Only a floor vote in the Missouri Senate may stand between Gov. Jay Nixon’s desk and a bill making fraud and interference new crimes if carried out at agricultural facilities, a so-called “ag-gag” law.

House Bill 1860, adopted by the Missouri House on a 124-29 vote, now carries an important  “do pass” recommendation from the powerful Missouri Senate Agriculture, Food Production, and Outdoor Resources Committee.

The “do pass” recommendation was attached to the bill on May 10, and it could have been brought up for a vote at any time since then. But for the past week, Missouri’s General Assembly was caught up in what observers called  “contentious cross-chamber negotiations” on the “Show Me” state’s new budget.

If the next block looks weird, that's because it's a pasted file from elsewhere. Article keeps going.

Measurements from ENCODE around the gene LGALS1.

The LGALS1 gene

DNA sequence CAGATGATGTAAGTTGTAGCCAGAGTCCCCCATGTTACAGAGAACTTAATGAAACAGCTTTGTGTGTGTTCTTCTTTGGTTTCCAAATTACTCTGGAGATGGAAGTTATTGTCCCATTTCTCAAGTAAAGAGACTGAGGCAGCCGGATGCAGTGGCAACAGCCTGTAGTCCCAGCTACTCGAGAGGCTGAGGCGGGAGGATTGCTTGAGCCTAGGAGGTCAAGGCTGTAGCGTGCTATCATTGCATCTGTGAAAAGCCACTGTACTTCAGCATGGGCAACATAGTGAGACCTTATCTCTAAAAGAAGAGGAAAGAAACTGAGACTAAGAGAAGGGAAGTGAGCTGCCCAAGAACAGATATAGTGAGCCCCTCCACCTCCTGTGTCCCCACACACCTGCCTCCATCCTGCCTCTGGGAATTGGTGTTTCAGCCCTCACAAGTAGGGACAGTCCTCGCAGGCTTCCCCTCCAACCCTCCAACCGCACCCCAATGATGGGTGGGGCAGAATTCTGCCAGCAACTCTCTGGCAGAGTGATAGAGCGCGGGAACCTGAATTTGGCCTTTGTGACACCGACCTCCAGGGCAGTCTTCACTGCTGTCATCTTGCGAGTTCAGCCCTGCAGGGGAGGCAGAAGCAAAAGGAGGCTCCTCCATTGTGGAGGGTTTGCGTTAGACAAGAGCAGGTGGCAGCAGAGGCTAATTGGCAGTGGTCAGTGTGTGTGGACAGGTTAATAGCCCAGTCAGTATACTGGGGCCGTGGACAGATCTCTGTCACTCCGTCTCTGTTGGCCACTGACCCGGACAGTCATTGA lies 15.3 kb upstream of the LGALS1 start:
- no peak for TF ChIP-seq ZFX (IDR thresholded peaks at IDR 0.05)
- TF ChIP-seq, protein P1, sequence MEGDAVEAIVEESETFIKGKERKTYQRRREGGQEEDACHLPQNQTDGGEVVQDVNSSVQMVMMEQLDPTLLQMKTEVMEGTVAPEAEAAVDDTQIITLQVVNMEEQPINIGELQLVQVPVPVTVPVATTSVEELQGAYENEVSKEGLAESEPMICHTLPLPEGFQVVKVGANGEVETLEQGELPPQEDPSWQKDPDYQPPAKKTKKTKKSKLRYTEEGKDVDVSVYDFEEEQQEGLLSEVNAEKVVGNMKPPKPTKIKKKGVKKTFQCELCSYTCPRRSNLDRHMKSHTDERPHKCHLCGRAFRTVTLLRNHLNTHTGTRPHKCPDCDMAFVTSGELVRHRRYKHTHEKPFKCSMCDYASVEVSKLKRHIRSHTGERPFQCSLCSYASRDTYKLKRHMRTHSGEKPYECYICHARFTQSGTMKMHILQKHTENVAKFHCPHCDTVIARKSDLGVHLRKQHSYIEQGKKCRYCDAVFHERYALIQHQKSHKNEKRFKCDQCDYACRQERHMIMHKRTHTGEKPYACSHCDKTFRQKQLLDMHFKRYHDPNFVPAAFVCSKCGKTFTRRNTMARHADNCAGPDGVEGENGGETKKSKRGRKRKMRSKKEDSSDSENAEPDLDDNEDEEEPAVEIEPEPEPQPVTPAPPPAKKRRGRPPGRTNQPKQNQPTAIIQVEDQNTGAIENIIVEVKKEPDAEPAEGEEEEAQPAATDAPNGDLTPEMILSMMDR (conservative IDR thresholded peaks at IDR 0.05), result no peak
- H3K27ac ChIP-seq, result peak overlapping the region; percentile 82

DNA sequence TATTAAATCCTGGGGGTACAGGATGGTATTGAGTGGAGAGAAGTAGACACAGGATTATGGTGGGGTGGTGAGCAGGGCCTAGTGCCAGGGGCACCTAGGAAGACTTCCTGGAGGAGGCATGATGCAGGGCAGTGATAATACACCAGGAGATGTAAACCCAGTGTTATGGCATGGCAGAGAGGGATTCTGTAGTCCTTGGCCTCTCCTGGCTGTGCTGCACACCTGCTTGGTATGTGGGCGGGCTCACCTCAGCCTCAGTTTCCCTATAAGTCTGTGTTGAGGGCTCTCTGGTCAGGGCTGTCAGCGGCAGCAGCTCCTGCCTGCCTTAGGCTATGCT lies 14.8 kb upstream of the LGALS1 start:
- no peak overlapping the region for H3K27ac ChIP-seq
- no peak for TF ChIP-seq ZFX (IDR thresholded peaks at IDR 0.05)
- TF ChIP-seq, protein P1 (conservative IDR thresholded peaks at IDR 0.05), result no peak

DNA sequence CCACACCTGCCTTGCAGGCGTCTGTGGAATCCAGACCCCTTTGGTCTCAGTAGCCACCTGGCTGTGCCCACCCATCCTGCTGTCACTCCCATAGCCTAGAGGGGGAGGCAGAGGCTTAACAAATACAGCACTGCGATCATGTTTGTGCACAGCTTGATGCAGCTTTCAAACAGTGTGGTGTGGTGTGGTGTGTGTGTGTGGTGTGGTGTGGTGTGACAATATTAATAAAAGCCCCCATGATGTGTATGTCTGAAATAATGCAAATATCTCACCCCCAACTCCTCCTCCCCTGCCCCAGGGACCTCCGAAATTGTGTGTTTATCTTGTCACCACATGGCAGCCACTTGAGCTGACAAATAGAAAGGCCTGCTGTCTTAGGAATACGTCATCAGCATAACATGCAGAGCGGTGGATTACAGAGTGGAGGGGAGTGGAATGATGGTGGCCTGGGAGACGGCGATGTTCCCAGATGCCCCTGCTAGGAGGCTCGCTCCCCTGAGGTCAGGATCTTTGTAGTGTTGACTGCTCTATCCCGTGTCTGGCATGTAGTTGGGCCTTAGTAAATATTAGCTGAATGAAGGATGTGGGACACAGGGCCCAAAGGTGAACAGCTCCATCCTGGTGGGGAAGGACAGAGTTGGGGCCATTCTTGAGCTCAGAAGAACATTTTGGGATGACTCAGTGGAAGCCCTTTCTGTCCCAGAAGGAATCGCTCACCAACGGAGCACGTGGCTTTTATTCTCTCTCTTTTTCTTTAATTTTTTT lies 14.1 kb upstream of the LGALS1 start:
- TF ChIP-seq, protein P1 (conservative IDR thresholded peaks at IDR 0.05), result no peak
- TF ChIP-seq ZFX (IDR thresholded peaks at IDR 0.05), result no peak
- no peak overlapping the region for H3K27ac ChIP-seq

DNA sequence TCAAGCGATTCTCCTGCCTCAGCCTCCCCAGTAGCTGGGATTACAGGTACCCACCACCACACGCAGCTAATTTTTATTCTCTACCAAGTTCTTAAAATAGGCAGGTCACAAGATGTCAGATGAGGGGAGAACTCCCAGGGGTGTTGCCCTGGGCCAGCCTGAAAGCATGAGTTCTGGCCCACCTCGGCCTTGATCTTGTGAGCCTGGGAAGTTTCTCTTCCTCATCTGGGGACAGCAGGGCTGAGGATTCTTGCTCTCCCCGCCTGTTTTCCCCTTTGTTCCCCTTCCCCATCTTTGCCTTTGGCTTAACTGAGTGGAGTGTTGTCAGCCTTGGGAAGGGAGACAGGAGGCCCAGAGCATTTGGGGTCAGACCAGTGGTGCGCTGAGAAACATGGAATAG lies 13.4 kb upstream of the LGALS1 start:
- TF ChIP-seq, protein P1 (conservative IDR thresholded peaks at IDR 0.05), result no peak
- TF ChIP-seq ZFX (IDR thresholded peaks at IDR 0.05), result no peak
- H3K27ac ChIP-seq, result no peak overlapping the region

With the budget settled, the push is on to see what business can be accomplished before Missouri lawmakers go home on May 18. If it clears the Senate and is signed into law by Nixon, the Missouri would become the third state after Iowa and Utah to adopt an “ag-gag” bill this year.

Twenty years ago, three other states–Kansas, North Dakota, and Montana–adopted similar laws. All are designed to discourage taking undercover videos and pictures inside animal agriculture facilities.